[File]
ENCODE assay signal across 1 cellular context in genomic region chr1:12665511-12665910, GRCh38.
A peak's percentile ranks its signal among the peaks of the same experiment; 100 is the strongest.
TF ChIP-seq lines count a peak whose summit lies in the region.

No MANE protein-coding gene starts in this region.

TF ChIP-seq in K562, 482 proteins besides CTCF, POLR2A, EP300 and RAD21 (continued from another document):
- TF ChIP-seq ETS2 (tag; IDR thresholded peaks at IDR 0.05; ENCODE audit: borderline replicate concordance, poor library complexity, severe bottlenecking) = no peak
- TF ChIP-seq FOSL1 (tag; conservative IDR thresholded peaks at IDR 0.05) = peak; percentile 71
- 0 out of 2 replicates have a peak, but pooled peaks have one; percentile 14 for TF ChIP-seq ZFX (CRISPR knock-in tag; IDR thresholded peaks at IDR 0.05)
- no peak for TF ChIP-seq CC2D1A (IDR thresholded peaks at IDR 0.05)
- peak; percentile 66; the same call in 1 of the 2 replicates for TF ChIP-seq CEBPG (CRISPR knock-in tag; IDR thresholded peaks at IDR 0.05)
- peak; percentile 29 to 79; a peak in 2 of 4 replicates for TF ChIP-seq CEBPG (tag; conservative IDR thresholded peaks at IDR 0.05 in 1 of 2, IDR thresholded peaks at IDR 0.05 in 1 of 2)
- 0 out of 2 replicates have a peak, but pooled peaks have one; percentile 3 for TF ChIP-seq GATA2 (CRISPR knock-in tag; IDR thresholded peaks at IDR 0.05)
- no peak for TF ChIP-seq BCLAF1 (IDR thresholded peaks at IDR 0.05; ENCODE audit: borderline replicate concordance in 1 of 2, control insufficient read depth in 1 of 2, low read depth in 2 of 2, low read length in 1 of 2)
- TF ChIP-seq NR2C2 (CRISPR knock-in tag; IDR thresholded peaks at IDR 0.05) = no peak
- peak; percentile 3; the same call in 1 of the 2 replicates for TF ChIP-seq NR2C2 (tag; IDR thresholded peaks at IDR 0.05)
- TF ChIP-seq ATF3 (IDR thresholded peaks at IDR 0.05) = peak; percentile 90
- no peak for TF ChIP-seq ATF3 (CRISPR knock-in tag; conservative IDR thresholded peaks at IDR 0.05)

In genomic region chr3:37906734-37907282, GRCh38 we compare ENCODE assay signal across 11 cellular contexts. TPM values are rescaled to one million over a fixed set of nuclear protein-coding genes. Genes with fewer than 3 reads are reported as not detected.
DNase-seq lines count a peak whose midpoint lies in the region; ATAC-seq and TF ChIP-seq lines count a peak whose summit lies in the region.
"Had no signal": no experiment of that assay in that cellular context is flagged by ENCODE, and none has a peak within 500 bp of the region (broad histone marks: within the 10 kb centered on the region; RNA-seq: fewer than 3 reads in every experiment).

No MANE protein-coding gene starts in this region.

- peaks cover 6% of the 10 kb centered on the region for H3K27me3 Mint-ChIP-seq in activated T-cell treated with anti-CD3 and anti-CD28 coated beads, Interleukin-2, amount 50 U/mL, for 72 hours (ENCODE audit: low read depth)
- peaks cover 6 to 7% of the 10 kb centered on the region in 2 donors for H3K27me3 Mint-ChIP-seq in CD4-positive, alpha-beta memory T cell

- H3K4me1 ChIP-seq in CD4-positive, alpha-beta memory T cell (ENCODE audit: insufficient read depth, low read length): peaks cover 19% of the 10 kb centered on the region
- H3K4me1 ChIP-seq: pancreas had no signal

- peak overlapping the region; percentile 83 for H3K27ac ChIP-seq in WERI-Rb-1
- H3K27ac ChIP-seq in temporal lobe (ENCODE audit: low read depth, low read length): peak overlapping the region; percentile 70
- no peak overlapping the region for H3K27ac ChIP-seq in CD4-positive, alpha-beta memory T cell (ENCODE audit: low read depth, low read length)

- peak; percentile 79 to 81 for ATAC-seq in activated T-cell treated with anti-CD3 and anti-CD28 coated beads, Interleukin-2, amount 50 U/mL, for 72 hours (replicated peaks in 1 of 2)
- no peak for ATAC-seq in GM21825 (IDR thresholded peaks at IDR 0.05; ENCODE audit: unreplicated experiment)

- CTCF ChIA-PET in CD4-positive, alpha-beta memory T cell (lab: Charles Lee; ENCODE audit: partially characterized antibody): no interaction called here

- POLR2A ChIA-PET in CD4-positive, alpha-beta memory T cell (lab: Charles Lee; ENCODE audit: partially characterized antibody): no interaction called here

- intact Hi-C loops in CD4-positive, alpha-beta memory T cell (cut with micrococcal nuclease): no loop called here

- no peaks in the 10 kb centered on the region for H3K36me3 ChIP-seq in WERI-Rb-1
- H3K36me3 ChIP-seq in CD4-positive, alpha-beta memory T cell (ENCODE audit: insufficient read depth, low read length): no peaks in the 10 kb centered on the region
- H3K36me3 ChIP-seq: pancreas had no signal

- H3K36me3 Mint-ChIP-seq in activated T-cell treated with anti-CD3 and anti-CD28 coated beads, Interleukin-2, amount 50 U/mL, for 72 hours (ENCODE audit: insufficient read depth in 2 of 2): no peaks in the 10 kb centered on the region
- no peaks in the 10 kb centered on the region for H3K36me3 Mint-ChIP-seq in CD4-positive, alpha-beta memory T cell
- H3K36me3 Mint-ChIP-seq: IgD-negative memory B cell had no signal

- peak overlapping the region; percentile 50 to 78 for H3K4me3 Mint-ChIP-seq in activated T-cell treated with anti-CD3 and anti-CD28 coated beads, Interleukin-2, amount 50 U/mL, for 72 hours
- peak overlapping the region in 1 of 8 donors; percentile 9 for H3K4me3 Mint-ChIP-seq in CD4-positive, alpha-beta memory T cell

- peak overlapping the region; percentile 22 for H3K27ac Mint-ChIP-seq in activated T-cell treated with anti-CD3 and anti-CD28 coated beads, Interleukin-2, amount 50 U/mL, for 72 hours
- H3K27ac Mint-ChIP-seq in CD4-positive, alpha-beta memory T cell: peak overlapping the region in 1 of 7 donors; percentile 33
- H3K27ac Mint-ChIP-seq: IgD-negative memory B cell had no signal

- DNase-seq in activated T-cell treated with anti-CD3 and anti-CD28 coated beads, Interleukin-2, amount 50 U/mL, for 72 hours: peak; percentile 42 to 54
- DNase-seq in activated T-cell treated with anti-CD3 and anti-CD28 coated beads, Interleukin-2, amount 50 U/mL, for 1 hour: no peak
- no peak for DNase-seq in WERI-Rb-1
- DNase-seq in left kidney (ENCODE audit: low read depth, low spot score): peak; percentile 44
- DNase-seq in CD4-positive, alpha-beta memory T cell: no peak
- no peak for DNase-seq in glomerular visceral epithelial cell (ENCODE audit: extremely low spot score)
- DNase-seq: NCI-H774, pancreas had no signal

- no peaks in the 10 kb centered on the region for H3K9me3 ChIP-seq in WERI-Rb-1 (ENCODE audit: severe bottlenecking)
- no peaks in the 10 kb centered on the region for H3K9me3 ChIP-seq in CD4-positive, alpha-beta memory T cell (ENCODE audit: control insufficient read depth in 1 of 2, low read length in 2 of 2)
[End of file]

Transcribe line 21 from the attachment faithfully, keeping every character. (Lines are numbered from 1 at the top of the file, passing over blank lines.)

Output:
No MANE protein-coding gene starts in this region.